Still, one prominent English socialist disliked the book intensely, especially for its emphasis on bigness, regimentation and the allocation to government of so much power over the individual. In his review of Looking Backward, William Morris — poet, novelist, founder of the Arts and Crafts movement, the fin-de-siècle’s Renaissance man — complained that “a machine-life is the best that Mr. Bellamy can imagine for us on all sides; it is not to be wondered at that his only idea for making labor tolerable is to decrease the amount of it by fresh and ever-fresh developments of machinery.” In News from Nowhere, Morris instead argued for the essential place of handcrafts, small farms and village life, emphasizing that “the true incentive to useful and happy labor is and must be pleasure in the work itself.”
His book begins when a socialist thinker named William falls asleep one winter’s night and awakens to a beautiful June day. Without explanation, he has somehow been transported into a future England of the twenty-first or twenty-second century. The polluted, refuse-laden Thames of his own time is now clear and pure, running with salmon. He encounters handsome people of all ages, gaily dressed in rather medieval garb, leading simple, fulfilling lives. The women, in particular, “are clothed like women, not upholstered like arm-chairs.” Everyone is kindly, though confused by their visitor’s strange ignorance. William, who gives his last name as Guest, explains that he’s from a faraway place.
Morris’s utopia, we gradually learn, is utterly decentralized and regulated only by humanity’s natural goodness. Children aren’t pent up in schools but pick up life skills as they grow up. “You see,” Guest is told, “children are mostly given to imitating their elders, and when they see most people about them engaged in genuinely amusing work, like house-building and street-paving, and gardening, and the like, that is what they want to be doing. At one point, Guest and his new friend Dick enter a tobacco shop, which is minded by a little girl and boy. The children are polite and attentive, the girl supplies her strange visitor with a handsome pipe, some Latakia tobacco, and a beautifully embroidered pouch to hold it. Before Guest and Dick leave, her brother appears with a tray and glasses of wine for their visitors. It is all immensely charming.
There is, of course, no money in this idyllic future. Neither are there prisons or police officers or any serious form of government. Machines, while not anathema as in Erewhon, are nonetheless simply things of a distant past no one cares about. This is a world of the true anarchist vision of universal brotherhood. People typically address each other as “Neighbor.”
In a chapter called “Concerning Love,” we learn that open marriages are now the norm. Dick, we discover, is in love with a young woman named Clara, and she apparently with him. Yet Guest learns from Old Hammond, who spends his days in the crumbling British Museum, that the couple lived together in the past and had two children. But “then she got it into her head that she was in love with somebody else. So she left poor Dick; I say poor Dick, because he had not found anyone else.” However, Clara’s new relationship didn’t work out and she now hopes, as does Dick, that they will reunite. No stigma is attached to anyone involved in this affair.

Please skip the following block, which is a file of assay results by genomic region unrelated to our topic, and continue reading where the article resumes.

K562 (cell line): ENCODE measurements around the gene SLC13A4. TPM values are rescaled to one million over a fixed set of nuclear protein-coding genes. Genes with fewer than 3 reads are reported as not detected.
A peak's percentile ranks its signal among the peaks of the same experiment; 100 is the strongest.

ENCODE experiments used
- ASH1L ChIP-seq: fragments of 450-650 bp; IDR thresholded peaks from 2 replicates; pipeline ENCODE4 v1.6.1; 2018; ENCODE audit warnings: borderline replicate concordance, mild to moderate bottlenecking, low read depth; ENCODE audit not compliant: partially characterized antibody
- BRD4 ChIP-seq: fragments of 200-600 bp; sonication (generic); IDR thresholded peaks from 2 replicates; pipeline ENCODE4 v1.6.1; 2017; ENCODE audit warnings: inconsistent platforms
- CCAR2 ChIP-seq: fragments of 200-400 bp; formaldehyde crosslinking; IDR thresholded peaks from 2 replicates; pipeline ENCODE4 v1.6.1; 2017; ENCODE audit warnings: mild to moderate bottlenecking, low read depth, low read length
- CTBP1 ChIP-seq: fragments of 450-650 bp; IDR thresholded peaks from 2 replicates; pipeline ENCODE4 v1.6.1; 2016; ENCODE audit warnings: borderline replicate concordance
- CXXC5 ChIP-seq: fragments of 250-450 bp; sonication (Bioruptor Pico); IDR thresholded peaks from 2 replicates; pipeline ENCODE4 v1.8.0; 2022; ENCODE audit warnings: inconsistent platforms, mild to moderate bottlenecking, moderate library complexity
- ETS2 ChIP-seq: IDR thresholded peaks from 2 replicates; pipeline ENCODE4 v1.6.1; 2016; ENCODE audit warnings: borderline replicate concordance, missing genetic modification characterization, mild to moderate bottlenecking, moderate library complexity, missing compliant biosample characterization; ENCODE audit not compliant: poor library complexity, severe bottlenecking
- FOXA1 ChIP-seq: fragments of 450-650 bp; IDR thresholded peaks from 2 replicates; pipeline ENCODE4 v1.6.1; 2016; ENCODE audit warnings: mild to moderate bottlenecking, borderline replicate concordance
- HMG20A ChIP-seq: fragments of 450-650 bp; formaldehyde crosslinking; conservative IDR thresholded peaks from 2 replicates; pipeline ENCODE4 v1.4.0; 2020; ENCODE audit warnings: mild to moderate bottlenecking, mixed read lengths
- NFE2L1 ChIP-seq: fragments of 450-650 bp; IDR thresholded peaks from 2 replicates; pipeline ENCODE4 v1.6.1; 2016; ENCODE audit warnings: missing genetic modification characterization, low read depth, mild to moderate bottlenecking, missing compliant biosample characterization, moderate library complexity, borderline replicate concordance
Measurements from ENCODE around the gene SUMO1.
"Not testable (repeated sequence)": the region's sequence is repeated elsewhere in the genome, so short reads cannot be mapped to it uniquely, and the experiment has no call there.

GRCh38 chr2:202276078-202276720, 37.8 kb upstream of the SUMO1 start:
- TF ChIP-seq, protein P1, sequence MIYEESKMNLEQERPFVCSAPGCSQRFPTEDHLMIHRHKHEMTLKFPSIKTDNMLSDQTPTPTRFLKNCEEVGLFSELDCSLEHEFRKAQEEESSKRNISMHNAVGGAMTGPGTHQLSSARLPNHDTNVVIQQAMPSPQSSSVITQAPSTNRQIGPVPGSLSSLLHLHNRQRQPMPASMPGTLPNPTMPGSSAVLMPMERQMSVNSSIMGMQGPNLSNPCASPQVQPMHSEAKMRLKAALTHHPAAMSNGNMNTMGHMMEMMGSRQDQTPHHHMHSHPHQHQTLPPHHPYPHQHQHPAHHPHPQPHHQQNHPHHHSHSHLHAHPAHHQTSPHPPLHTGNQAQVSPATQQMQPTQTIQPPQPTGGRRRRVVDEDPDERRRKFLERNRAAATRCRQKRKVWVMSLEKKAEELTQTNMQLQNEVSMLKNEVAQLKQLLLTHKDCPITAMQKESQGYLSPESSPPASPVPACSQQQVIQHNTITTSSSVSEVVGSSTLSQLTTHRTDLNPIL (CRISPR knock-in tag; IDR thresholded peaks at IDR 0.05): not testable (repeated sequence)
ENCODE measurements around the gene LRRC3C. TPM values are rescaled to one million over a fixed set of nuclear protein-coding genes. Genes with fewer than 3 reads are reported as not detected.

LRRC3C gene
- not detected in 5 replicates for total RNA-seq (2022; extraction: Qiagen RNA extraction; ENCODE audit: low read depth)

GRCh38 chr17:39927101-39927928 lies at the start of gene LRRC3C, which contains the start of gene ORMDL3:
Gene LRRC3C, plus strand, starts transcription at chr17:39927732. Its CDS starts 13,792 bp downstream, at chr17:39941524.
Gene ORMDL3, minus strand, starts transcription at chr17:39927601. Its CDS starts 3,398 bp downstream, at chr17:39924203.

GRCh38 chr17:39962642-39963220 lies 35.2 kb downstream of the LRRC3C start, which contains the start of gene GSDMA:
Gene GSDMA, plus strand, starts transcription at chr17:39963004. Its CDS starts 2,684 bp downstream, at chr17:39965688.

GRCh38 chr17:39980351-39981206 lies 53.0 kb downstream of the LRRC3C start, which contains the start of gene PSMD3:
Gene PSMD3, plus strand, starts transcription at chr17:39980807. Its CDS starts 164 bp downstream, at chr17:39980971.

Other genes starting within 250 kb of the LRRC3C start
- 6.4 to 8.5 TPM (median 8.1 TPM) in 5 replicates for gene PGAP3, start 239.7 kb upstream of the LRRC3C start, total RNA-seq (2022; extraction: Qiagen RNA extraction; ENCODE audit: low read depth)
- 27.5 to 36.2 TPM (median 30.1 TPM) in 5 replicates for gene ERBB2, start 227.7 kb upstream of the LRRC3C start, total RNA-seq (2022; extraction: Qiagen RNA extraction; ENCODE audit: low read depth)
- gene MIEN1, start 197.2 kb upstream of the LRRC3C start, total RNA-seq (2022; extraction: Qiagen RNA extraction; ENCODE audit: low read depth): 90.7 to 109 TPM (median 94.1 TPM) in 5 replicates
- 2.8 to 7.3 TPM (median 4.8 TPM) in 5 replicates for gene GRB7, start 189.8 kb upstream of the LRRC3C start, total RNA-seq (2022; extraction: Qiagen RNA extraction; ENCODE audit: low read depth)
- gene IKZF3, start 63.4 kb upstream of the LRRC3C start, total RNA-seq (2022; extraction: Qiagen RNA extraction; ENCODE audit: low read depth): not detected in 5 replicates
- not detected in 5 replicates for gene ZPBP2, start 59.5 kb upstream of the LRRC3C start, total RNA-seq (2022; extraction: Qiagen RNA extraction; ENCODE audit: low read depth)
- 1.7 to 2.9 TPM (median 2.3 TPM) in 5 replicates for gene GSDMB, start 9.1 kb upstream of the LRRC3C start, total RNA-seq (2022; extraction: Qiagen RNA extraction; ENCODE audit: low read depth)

Men and women are equals, even though — as Old Hammond says — “everybody likes to be ordered about by a pretty woman: why, it is one of the pleasantest forms of flirtation.” Serious jealousy and sexual misery are now infrequent: “You will find that what lay at the bottom of them was mostly the idea (a law-made idea) of woman being the property of the man, whether he were husband, father, brother, or what not. That idea has of course vanished with private property, as well as certain follies about the ‘ruin’ of women for following their natural desires.”
Like Julian West in future Boston, Guest worries that he may be too tainted by the archaic values he grew up with ever to fit into this fresh and open society. So Morris makes this visit to the future into an actual dream. During a country feast with his new friends and the woman Guest has fallen in love with, the whole pageant fades into air, into thin air. Returned to the England of his own time, Guest takes comfort in remembering the words of his now-lost beloved: “Go back and be the happier for having seen us, for having added a little hope to your struggle. Go on living while you may, striving, with whatever pain and labor needs must be, to build up little by little the new day of fellowship, and rest, and happiness.”
As fiction, all these novels tend to be talky, sometimes little more than informational soliloquies periodically interrupted by a bit of romancing or sightseeing. Yet all four writers possess engaging styles, Butler being exceptionally witty, Bellamy elegant, and Morris limpid and clear; even Bulwer Lytton avoids prolixity and keeps things moving right along. Most important, whether appealing or appalling, the four societies depicted compel us to look at our own more critically. Each underscores that the way we live now needn’t be the way we must always live. Surely, this election year, already so fraught and improbable, makes that point, too: American are hungry for change. But what kind? Perhaps the real lesson of these visionary classics can be best summed up in a famous line from Yeats: In dreams begin responsibilities.